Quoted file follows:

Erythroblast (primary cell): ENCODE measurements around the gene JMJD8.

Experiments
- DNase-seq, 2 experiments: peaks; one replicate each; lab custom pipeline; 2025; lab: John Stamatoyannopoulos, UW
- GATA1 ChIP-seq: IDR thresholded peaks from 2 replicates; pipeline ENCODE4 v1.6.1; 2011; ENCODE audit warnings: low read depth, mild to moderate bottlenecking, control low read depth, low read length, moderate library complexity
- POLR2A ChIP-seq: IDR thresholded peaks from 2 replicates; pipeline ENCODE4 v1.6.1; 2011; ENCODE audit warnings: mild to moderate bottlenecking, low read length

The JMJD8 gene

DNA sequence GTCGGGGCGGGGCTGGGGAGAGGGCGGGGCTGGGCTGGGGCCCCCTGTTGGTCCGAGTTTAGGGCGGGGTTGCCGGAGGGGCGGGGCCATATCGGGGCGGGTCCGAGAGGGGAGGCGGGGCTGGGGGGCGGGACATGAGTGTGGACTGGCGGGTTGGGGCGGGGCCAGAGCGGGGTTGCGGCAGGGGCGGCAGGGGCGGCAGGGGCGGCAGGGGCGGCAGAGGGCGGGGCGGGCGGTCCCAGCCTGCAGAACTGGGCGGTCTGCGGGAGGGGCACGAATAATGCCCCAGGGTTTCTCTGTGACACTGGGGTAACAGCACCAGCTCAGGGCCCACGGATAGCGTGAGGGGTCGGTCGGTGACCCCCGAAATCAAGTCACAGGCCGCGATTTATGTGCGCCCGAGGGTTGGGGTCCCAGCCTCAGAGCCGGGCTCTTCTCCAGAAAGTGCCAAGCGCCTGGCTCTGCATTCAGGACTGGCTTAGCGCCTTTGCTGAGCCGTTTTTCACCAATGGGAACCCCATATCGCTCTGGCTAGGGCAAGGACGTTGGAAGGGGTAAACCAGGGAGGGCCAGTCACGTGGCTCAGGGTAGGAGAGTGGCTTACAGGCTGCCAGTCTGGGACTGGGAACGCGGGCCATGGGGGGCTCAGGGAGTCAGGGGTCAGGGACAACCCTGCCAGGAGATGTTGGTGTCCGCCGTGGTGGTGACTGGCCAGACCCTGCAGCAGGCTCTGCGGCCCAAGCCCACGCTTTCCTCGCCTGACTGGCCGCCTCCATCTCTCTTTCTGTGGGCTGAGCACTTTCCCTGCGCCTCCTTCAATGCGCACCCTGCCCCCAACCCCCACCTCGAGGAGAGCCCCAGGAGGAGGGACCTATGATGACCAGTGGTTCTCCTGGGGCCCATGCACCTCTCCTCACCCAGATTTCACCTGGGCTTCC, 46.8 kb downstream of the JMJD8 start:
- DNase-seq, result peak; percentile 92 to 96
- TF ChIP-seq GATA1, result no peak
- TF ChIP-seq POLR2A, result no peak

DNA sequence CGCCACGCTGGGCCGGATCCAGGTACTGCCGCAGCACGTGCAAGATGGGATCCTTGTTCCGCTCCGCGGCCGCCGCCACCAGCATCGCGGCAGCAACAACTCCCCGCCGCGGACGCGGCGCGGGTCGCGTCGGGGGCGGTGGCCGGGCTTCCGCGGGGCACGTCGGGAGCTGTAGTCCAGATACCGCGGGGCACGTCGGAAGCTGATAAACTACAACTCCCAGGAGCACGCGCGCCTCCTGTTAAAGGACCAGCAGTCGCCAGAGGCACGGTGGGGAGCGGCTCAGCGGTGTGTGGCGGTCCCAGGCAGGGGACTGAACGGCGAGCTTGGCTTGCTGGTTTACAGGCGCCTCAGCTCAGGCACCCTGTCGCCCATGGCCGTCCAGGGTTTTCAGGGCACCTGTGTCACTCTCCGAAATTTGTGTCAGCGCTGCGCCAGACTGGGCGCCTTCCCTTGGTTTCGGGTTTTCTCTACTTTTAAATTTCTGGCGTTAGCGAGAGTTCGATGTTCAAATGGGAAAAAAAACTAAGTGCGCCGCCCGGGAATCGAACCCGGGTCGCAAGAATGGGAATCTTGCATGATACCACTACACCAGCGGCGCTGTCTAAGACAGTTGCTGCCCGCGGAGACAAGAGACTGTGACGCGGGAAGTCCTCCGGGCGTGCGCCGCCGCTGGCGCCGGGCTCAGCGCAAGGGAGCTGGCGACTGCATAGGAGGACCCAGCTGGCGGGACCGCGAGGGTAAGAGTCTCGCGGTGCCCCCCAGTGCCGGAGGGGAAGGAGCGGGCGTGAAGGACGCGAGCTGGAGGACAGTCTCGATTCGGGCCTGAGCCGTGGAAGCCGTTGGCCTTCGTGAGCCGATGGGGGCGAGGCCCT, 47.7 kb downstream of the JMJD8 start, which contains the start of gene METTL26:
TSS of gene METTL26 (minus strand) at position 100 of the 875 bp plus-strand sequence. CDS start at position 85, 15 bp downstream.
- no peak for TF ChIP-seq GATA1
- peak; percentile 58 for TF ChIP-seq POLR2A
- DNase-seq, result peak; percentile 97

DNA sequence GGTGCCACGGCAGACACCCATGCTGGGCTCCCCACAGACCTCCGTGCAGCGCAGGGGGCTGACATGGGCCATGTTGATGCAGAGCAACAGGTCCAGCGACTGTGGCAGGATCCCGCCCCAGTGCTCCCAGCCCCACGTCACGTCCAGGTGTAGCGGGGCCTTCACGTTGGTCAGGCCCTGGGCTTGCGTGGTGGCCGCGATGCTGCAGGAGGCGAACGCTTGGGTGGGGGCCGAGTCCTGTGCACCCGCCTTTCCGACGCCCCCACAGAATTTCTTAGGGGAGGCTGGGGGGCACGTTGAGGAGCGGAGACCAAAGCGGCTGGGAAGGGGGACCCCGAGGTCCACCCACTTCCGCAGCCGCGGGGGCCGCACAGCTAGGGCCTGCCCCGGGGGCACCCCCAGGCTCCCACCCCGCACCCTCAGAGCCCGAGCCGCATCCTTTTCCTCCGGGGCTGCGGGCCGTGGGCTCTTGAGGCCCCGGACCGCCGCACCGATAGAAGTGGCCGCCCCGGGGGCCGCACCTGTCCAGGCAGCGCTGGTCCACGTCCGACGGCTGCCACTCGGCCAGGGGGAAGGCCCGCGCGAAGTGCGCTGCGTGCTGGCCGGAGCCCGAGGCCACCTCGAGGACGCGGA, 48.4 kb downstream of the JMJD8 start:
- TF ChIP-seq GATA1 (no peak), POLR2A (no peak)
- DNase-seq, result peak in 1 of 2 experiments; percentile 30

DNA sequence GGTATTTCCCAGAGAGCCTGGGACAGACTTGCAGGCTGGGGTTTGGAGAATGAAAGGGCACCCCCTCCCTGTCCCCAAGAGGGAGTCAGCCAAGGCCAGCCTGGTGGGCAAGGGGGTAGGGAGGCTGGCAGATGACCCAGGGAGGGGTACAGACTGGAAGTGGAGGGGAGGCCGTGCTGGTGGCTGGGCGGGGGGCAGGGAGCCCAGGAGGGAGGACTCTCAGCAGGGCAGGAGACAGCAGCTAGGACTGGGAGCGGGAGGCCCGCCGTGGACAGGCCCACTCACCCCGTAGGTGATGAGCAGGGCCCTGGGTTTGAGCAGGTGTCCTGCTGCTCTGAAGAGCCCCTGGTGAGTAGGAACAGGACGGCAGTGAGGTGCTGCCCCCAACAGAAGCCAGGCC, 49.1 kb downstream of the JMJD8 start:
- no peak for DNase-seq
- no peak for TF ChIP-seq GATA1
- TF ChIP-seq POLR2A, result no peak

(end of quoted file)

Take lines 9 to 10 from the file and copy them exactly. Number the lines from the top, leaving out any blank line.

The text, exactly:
- TF ChIP-seq GATA1, result no peak
- TF ChIP-seq POLR2A, result no peak